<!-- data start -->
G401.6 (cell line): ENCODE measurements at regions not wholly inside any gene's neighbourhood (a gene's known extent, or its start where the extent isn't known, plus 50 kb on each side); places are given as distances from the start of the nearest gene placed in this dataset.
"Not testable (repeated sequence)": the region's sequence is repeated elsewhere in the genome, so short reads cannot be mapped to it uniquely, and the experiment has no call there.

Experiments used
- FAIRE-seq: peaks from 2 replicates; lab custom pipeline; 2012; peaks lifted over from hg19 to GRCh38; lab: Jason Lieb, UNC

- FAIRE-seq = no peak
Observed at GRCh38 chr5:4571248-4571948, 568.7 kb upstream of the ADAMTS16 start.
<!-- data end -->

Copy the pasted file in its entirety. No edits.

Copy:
G401.6 (cell line): ENCODE measurements at regions not wholly inside any gene's neighbourhood (a gene's known extent, or its start where the extent isn't known, plus 50 kb on each side); places are given as distances from the start of the nearest gene placed in this dataset.
"Not testable (repeated sequence)": the region's sequence is repeated elsewhere in the genome, so short reads cannot be mapped to it uniquely, and the experiment has no call there.

Experiments used
- FAIRE-seq: peaks from 2 replicates; lab custom pipeline; 2012; peaks lifted over from hg19 to GRCh38; lab: Jason Lieb, UNC

- FAIRE-seq = no peak
Observed at GRCh38 chr5:4571248-4571948, 568.7 kb upstream of the ADAMTS16 start.